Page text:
I’m sure that you all have seen advertisements for the new rage in footwear…”toning” shoes. Several manufactures such as Shape-Ups by Skechers, MBT shoes, and EasyTones by Reebok have made unsubstantiated claims of increased gluteal activation and improved muscle tone as a result of wearing their products. A recent study sponsored by the American Council on Exercise compared 12 patients walking in “toning” shoes to 12 patients walking in traditional walking shoes. Researchers used electromyography (EMG) to evaluate muscle activity in several muscles of the lower extremity including the calf, quad, hamstrings, glutes, low back paraspinals, and the abdominals. The results indicated that none of the 3 studied brands of “toning” shoes exhibited a statistically significant increase in muscle activation. The researchers concluded that there is “simply no evidence” in their study to substantiate the “toning” claims made my the 3 shoe manufactures.

So why is that some patients feel better in “toning” shoes? These shoes are constructed with a rounded or rocker-bottom sole. This type of sole is designed to allow you to “roll” from one step to the next. It would thereby get you to transition more quickly from heel strike to toe-off and, as a result, decrease the amount of time that you are bearing weight on your midfoot. It would lessen the impact load on an arthritic or painful midfoot. It may also limit the amount of bend that is occurring in a painful or arthritic toe.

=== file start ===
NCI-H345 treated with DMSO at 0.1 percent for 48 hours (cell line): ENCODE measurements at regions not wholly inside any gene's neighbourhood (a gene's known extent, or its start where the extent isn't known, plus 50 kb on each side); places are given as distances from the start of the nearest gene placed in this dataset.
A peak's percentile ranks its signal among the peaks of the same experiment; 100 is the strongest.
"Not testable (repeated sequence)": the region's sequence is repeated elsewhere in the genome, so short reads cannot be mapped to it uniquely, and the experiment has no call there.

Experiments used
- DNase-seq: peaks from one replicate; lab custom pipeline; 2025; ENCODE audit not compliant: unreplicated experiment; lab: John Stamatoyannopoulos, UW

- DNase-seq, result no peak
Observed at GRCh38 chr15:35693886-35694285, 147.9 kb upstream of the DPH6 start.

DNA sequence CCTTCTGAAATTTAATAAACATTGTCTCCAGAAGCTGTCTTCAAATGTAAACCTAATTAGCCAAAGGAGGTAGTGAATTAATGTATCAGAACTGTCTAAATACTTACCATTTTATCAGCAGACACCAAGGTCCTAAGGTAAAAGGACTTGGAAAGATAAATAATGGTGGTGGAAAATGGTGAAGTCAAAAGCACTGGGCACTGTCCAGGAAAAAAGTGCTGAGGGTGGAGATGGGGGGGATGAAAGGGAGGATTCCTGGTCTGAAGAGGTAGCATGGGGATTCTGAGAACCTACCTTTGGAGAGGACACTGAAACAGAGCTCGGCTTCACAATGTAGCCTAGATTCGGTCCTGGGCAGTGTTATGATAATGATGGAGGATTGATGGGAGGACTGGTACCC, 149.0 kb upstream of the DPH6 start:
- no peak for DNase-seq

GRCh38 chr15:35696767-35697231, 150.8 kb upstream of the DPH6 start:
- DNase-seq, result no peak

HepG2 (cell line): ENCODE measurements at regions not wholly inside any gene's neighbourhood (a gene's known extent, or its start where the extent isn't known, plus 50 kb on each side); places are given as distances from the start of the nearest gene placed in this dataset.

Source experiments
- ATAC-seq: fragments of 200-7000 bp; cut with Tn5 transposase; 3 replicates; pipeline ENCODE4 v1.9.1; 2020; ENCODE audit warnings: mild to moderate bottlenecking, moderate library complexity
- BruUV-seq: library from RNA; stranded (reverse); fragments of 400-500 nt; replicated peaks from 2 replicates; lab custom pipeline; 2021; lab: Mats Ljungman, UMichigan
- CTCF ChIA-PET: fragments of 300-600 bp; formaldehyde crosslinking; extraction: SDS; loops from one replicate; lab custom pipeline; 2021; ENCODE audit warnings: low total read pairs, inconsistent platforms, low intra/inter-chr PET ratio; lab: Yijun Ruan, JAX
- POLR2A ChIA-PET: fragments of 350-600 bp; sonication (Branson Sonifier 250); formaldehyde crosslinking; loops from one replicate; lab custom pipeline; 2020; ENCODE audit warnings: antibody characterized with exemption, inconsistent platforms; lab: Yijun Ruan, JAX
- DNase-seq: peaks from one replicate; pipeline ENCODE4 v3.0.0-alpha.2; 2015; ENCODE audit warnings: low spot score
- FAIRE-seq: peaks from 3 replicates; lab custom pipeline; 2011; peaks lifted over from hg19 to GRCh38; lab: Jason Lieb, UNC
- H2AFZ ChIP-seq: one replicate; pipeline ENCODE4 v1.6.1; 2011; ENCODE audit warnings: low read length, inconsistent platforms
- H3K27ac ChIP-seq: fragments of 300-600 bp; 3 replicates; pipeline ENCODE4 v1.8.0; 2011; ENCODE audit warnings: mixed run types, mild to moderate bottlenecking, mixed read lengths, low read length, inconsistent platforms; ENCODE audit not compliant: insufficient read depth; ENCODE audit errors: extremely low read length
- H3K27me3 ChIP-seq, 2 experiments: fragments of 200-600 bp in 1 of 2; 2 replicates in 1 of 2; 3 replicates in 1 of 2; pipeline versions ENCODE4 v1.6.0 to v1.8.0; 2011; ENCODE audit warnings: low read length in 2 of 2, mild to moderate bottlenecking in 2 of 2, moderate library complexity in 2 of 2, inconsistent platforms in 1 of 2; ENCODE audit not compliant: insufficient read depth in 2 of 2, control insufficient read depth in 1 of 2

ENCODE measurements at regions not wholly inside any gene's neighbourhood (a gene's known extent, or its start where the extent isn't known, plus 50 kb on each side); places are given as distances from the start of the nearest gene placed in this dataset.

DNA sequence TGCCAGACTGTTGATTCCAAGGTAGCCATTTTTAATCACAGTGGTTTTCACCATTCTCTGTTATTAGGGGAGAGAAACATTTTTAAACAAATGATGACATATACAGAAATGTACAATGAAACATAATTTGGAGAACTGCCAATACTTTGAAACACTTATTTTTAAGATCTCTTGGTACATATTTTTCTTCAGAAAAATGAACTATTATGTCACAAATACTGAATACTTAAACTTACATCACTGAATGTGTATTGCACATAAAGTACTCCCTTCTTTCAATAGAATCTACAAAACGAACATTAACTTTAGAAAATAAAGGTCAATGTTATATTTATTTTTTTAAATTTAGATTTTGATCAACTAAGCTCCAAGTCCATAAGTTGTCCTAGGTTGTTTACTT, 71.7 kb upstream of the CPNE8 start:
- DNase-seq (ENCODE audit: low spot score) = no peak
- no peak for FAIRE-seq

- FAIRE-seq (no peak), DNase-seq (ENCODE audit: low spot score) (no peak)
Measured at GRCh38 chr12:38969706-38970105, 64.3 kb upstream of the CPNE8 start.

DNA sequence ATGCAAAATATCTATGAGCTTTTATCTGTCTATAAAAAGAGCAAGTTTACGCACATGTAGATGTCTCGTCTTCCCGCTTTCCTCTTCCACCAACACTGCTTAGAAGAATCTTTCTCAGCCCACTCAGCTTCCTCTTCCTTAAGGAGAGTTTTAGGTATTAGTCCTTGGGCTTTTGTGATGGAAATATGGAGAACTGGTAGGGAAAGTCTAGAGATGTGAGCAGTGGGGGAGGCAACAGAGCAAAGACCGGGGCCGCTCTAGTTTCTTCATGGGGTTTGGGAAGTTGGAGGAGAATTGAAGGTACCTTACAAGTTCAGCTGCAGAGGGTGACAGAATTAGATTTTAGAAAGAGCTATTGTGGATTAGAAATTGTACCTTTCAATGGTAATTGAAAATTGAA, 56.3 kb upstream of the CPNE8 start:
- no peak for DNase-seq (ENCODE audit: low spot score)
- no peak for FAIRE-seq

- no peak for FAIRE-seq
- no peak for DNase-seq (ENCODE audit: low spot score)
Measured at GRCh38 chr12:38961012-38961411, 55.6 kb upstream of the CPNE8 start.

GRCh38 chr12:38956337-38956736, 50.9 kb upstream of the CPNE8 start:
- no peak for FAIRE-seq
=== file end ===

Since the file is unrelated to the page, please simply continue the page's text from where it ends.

And: The heels of these shoes are very soft and may decrease the impact load on a painful heel.

And: Because of the raised apex of the rocker-sole, it feels to some of my patients that they are bearing more pressure against their arches thereby decreasing the weight bearing on the heel and the forefoot.

And, lastly: If you watch someone with “toning” shoes walking from behind, you will notice how their ankles tend to look a little unstable due to the softness of the heel and the rocker-bottom effect. This may predispose the patient with a chronic weak ankle to acute sprains. However, it may also have a positive impact on neurologic retraining ie proprioceptive retraining of the foot and ankle. Pre and post balance testing for “toning” shoe wearers would be an interesting thing to test.

But anyways, “Different strokes for different folks”…just don’t be fooled by the claims.